In the first place, Jesus' resurrection serves as God's seal of approval upon Jesus' death. No, Jesus' death on the cross was not the destruction of God's purpose, as initially assumed by the disciples. The cross was rather an integral part of the glorious plan of God for salvation. Through Jesus' death God would pay for the sins of His people. On its basis He would establish the Kingdom of heaven in which His people would find their salvation. And Jesus' resurrection is God's stamp of approval upon Jesus' suffering and death. By raising Jesus from the dead, God proclaims very clearly that through Jesus' death the price of sin has been fully paid. For, were there yet one sin left to the charge of God's elect, Jesus would be in the grave until this day!
Secondly, being raised from the dead, Jesus now lives to accomplish God's purpose in His death—the establishment of the kingdom of heaven. And our Lord Jesus Christ not only has established the kingdom in heaven, but in the power of His own death and resurrection also brings us into that kingdom. In the power of His own resurrection Jesus accomplishes a spiritual resurrection in our hearts, transforming us wonderfully from death into life so that we become living members of His kingdom and enjoy the blessings of the kingdom.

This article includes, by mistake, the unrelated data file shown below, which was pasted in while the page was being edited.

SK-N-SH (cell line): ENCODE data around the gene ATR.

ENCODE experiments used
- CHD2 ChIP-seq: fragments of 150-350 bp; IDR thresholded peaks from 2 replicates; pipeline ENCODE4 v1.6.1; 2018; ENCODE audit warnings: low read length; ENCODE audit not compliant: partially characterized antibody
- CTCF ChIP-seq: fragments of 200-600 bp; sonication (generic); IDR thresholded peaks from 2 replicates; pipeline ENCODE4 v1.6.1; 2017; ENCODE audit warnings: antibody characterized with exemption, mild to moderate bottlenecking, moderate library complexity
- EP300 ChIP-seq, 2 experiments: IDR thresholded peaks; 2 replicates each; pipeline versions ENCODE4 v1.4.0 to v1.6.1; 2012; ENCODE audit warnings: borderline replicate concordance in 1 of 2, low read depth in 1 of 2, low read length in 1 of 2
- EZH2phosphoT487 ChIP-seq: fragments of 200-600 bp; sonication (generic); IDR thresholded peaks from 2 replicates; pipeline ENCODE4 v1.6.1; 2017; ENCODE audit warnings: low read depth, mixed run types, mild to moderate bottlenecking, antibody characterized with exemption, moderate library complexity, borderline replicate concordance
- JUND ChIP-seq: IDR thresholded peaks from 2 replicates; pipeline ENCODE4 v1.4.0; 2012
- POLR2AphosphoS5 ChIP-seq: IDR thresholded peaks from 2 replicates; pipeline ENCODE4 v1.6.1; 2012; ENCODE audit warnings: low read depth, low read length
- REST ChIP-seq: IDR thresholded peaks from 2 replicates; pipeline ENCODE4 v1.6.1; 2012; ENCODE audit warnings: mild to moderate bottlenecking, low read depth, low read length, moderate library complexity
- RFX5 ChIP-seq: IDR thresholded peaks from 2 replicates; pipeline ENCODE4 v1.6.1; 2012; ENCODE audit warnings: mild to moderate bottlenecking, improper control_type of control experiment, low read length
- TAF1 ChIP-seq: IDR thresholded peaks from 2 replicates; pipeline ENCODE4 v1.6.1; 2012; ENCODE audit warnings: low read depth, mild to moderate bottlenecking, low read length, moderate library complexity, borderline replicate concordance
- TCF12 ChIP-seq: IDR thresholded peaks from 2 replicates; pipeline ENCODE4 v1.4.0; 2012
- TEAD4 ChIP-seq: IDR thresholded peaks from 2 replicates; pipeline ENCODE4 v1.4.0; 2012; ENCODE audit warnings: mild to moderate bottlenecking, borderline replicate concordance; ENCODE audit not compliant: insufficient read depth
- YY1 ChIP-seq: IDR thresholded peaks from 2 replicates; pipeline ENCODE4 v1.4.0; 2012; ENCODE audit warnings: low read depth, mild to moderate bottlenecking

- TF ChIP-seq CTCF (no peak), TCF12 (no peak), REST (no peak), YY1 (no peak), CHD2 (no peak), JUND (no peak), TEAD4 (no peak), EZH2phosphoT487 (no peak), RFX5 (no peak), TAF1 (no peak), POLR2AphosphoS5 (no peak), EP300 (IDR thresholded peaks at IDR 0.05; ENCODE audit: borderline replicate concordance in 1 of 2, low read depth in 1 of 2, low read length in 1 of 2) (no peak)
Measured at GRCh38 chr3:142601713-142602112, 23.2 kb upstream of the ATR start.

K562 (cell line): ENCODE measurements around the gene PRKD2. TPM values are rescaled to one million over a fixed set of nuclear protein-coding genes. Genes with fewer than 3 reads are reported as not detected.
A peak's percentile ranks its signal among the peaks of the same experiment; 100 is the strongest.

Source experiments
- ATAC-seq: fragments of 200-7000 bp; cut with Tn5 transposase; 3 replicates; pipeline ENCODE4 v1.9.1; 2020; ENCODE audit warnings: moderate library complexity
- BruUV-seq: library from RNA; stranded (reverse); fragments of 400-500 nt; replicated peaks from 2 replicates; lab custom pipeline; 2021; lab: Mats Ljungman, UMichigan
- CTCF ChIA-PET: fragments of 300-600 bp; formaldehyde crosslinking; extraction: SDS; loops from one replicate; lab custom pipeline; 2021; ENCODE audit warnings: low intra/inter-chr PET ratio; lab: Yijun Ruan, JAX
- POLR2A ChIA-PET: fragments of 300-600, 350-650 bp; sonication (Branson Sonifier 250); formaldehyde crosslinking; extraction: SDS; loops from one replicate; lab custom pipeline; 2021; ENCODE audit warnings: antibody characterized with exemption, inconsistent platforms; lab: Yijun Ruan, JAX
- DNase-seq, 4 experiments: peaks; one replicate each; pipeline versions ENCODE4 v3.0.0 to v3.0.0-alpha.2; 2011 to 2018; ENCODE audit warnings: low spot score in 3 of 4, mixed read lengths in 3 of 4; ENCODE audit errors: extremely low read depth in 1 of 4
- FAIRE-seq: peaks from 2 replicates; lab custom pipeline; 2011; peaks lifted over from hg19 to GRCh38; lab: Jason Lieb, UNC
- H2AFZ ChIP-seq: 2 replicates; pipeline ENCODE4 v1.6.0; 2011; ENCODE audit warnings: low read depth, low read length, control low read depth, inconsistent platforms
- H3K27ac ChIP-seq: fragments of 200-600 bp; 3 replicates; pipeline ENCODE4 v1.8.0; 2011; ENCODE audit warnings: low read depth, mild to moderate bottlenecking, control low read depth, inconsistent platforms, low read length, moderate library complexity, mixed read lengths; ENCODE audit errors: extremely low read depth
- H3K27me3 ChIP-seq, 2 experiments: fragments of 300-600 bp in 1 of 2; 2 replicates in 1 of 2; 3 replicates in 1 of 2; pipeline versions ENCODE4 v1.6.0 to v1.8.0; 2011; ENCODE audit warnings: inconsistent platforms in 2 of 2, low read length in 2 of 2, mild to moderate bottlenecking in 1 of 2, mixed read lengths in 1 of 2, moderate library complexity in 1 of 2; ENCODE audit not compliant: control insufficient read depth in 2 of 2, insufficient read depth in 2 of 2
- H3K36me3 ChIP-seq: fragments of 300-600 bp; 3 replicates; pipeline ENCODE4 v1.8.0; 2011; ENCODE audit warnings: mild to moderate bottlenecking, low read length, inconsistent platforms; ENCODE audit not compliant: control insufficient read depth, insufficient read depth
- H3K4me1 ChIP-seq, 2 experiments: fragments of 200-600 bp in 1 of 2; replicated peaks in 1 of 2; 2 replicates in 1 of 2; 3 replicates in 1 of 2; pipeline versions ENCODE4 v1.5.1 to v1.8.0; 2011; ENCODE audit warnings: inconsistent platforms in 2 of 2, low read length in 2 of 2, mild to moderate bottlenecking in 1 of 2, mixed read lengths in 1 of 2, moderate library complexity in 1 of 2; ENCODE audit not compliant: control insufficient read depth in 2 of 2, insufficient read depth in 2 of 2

And in the power of His resurrection He will also return to us one day to take us through the final resurrection of the body into the kingdom to enjoy in both body and soul its bliss forever.
The resurrection of Jesus is victory indeed!
With fear and great joy we too leave the empty sepulchre of Jesus, our Lord.
Rev. James Slopsema (Wife: Joan)
Ordained: September 1974
Pastorates: First, Edgerton, MN - 1974; Randolph, WI - 1982; Hope, Walker, MI - 1986; First, Grand Rapids, MI - 1995; Emeritus, July 2014Website: www.firstprchurch.org/